House vote on combined election bill is first move of doomed Dem filibuster gambit

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Congressional Democrats will start a futile bid to jam sweeping election reform via the Senate and alter its 60-vote legislative filibuster later Thursday when the House votes on a bill merging two separate voting measures.

The complicated effort is sure to fail attributable to opposition by Sens. Joe Manchin (D-WV) and Kyrsten Sinema (D-Ariz.) to altering the filibuster rule — and a brand new memo from Senate Majority Leader Chuck Schumer (D-NY) suggests a promised showdown vote could not occur in any respect.

Democrats have opted to make use of an unrelated bill extending NASA’s property leasing authority because the automobile to ship each the John Lewis Voting Rights Act and the Freedom to Vote Act to the Senate.

The newly constructed measure cleared two procedural votes within the House alongside celebration traces late Wednesday and a vote on ultimate passage is anticipated at mid-morning Thursday.

Because the unique bill was already handed by the House and Senate, Schumer doesn’t want 60 votes to open debate on the election proposals. Republicans repeatedly blocked debate within the 50-50 Senate on each the John Lewis Voting Rights Act and the Freedom to Vote Act final 12 months and none are anticipated to assist cloture when Schumer strikes to finish debate.

“With this procedure, we will finally have an opportunity to debate voting rights legislation – something that Republicans have thus far denied,” Schumer advised his colleagues in a memo laying out his plan Wednesday night. “Of course, to ultimately end debate and pass the voting rights legislation, we will need 10 Republicans to join us — which we know from past experience will not happen — or we will need to change the Senate rules as has been done many times before.”

Senate Majority Leader Chuck Schumer
A brand new memo from Senate Majority Leader Chuck Schumer (D-NY) suggests a promised showdown vote could not occur in any respect.
EPA/MICHAEL REYNOLDS

Schumer vowed earlier this month to deliver rule change laws up for a vote by Monday, Martin Luther King Jr. Day, if the voting payments didn’t go. However, within the face of Manchin and Sinema’s steadfast assist for the filibuster, Senate management could decide to forgo a vote on rule adjustments and be content material with a prolonged debate on the subject.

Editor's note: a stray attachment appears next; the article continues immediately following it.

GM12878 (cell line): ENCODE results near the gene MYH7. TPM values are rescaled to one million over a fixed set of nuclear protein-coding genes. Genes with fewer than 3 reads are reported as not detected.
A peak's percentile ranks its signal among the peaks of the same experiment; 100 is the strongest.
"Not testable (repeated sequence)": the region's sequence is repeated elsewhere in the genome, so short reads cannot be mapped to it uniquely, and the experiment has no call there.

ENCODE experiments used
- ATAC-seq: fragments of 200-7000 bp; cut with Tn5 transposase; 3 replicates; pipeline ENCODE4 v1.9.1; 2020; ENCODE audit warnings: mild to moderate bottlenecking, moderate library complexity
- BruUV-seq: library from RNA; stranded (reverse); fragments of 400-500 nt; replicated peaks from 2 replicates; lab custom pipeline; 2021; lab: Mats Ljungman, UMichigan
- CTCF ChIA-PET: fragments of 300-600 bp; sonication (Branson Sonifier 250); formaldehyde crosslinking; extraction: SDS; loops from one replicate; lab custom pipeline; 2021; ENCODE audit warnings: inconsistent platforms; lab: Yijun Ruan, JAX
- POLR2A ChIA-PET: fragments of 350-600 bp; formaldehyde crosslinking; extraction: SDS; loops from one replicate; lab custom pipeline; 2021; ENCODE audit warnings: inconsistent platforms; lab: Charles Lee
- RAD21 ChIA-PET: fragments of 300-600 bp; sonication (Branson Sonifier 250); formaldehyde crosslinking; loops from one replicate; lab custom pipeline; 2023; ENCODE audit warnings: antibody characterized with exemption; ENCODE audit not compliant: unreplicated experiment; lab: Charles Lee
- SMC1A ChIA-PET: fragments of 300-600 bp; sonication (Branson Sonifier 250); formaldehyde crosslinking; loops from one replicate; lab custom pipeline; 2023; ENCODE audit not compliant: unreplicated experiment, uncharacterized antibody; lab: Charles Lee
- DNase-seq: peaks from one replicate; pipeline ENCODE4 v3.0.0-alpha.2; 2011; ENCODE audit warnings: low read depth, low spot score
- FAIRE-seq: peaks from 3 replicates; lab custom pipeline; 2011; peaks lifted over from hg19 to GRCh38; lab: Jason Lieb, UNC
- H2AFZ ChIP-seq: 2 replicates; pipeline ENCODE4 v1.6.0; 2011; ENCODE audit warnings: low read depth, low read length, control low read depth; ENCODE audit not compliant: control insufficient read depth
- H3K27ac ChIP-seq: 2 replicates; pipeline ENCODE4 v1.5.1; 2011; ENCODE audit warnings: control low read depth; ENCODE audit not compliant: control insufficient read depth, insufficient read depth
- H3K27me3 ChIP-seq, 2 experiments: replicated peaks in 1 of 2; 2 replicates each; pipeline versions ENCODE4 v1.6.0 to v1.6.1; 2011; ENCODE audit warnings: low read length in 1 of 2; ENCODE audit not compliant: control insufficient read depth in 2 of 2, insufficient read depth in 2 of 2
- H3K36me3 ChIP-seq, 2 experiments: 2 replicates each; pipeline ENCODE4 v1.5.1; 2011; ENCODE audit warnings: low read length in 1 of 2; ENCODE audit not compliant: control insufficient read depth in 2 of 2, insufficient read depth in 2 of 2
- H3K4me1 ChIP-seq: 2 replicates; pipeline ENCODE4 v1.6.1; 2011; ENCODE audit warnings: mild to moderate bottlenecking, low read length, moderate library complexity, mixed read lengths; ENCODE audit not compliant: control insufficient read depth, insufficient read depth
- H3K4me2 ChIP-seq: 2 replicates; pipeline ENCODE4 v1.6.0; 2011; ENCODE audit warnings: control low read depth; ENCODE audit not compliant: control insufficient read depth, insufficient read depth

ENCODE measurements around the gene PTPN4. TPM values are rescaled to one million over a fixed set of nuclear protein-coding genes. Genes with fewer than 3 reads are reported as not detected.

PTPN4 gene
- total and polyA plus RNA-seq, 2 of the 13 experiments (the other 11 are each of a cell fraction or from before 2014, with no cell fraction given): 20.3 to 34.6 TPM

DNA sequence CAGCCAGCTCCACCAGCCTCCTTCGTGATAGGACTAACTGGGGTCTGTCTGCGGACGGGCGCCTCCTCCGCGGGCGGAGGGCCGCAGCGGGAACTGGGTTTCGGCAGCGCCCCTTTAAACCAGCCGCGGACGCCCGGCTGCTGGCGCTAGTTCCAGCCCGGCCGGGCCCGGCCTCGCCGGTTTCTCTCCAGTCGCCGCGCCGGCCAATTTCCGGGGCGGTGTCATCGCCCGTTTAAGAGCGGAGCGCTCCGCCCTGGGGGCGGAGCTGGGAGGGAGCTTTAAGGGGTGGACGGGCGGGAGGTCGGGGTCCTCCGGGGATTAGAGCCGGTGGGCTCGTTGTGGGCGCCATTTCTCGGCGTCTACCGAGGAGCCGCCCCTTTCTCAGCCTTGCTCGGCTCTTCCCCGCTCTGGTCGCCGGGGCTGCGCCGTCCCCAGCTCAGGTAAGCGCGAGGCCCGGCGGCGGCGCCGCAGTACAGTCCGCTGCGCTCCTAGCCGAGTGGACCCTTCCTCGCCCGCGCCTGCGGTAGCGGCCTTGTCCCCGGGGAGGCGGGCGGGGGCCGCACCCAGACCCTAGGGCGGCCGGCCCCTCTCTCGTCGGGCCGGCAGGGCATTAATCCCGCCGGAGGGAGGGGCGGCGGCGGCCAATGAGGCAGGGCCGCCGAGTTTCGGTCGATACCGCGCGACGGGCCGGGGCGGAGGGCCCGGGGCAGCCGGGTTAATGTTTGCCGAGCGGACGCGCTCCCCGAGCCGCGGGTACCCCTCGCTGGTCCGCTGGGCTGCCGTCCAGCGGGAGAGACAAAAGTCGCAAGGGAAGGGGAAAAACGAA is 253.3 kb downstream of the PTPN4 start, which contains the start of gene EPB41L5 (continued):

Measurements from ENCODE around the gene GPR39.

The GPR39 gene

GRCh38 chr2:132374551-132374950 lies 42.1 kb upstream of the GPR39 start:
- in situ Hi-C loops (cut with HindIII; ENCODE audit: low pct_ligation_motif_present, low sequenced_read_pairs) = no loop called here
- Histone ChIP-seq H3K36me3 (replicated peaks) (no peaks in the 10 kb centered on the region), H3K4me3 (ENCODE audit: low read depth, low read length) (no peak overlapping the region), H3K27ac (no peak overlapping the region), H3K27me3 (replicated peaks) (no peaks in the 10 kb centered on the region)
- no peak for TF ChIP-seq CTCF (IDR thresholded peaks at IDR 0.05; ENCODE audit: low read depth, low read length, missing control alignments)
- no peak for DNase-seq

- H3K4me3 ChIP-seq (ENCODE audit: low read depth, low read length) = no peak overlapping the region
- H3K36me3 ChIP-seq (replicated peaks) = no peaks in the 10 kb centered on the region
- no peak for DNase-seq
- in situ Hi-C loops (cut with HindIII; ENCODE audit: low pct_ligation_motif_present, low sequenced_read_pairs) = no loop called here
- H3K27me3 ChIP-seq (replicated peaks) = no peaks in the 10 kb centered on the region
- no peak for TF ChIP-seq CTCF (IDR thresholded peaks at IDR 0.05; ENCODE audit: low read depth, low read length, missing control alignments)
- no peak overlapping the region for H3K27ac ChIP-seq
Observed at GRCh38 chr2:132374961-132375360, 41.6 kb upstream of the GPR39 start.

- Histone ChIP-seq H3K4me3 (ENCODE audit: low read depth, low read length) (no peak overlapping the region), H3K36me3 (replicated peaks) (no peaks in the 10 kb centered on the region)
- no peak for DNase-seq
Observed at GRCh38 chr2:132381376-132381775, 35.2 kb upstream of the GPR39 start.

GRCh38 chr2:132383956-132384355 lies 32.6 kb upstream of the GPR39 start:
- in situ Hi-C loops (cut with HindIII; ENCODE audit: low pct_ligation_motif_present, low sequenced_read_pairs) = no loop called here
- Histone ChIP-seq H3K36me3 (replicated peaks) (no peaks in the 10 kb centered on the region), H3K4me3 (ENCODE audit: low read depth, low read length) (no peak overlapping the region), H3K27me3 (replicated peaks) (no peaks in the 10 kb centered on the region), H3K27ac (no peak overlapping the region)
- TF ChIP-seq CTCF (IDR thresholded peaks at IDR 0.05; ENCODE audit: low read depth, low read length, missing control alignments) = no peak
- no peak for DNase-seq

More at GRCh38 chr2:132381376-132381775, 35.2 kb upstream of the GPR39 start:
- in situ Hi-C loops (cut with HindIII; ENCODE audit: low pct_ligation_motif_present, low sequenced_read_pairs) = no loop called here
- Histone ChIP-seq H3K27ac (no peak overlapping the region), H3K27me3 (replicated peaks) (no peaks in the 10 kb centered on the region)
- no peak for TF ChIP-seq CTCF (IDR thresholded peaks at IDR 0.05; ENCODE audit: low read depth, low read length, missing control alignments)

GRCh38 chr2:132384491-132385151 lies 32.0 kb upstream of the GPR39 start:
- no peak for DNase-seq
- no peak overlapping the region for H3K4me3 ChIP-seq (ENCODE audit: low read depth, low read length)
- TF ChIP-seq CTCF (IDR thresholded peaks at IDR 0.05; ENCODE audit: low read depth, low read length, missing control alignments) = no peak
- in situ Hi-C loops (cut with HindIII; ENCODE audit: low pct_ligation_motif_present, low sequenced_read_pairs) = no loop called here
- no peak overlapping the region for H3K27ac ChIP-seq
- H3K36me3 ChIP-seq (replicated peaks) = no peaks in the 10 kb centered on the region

Senate Democratic management opted to pivot to election reform after the push to go a sweeping social spending measure hit a wall final month, with Manchin voicing opposition to a number of provisions in President Biden’s $2 trillion Build Back Better bill. 

The Freedom to Vote Act would unwind a quantity of restrictions put in place by some states — permitting for same-day voter registration, allowing no-excuse mail voting, stopping states from requiring a photograph ID to vote, permitting for felons to vote in all states altering the principles surrounding congressional redistricting, requiring tremendous PACs, and so-called “dark money groups” to reveal all donors contributing over $10,000. 

The John Lewis Voting Rights Advancement Act would undo courtroom rulings that weakened the Voting Rights Act of 1965 by requiring sure states to obtain federal preclearance earlier than enacting redistricting plans or new voting legal guidelines. 

Democrats have cited the Jan. 6, 2021 Capitol riot and the brand new state voting legal guidelines as examples of the GOP trying to disenfranchise voters. Republicans have rejected the accusations, arguing that Democrats’ push to go the laws represents unconstitutional partisan overreach. 

GOP critics argue that sturdy protections for minority voters stay in place beneath the Voting Rights Act and have referred to as as an alternative for the Senate to move on a bill to reform the Electoral Count Act to make clear Congress’ position in certifying elections. 

Biden is anticipated to huddle with Senate Democrats on Thursday afternoon, a pair of hours after the House vote, as he ramps up strain on Manchin and Sinema to get on board with passing the laws with a easy majority. 

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